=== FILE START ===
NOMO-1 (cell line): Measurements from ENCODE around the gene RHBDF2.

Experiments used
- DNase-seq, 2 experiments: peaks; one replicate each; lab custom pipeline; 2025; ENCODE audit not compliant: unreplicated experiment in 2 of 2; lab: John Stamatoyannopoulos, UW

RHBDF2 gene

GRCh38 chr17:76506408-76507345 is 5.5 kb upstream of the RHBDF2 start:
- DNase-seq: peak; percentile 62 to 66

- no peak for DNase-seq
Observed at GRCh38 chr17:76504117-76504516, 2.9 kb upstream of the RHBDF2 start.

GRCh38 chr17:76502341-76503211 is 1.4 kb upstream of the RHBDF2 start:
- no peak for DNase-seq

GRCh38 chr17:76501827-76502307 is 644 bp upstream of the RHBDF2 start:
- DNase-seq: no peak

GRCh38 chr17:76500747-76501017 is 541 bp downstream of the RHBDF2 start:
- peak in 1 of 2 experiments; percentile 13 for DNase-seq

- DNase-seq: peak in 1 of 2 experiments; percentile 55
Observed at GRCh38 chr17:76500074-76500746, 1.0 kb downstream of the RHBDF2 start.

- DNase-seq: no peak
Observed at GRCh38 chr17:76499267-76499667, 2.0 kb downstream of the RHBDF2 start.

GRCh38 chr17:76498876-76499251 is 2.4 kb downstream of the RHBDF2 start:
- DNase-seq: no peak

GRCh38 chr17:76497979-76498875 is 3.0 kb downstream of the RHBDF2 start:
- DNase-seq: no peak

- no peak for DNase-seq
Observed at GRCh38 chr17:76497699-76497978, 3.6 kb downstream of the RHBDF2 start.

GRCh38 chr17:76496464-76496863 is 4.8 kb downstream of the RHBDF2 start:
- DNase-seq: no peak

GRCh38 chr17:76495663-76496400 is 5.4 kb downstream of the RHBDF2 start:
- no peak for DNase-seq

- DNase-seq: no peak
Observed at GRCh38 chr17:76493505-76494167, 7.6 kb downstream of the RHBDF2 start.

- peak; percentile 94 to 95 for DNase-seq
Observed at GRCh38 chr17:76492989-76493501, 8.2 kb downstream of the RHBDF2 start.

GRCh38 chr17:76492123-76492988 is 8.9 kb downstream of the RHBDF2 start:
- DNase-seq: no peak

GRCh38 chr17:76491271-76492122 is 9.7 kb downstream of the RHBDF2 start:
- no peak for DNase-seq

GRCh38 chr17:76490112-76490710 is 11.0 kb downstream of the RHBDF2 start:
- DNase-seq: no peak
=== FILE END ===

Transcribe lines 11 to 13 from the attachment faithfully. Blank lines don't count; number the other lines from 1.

GRCh38 chr17:76501827-76502307 is 644 bp upstream of the RHBDF2 start:
- DNase-seq: no peak

GRCh38 chr17:76500747-76501017 is 541 bp downstream of the RHBDF2 start: